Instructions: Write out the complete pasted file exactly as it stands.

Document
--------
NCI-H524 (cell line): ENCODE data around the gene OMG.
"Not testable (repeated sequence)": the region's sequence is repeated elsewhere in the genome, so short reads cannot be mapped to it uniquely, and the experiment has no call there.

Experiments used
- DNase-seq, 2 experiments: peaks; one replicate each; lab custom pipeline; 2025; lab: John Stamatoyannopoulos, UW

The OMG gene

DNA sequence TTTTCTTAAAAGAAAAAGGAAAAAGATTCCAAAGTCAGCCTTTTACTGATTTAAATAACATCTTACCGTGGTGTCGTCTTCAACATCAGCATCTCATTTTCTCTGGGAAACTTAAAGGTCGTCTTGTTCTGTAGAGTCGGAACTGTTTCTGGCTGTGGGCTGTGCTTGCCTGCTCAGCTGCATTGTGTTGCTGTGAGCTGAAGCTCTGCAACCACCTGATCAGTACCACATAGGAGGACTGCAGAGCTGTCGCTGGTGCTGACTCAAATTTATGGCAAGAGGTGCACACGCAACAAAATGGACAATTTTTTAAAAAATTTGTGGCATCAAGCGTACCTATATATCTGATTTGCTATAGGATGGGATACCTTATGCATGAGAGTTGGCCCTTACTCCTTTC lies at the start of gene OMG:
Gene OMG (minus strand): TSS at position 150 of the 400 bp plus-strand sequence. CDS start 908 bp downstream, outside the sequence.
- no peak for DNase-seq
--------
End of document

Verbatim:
NCI-H524 (cell line): ENCODE data around the gene OMG.
"Not testable (repeated sequence)": the region's sequence is repeated elsewhere in the genome, so short reads cannot be mapped to it uniquely, and the experiment has no call there.

Experiments used
- DNase-seq, 2 experiments: peaks; one replicate each; lab custom pipeline; 2025; lab: John Stamatoyannopoulos, UW

The OMG gene

DNA sequence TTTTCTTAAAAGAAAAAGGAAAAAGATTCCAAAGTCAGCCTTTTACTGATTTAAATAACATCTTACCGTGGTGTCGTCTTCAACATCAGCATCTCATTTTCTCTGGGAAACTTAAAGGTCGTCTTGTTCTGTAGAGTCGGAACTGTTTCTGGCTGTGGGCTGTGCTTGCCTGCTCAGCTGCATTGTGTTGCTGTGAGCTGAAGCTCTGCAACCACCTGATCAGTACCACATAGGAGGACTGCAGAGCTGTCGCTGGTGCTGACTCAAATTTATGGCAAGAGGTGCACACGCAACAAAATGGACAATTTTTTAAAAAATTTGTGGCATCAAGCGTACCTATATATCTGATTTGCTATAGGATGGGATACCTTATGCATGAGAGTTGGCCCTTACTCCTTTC lies at the start of gene OMG:
Gene OMG (minus strand): TSS at position 150 of the 400 bp plus-strand sequence. CDS start 908 bp downstream, outside the sequence.
- no peak for DNase-seq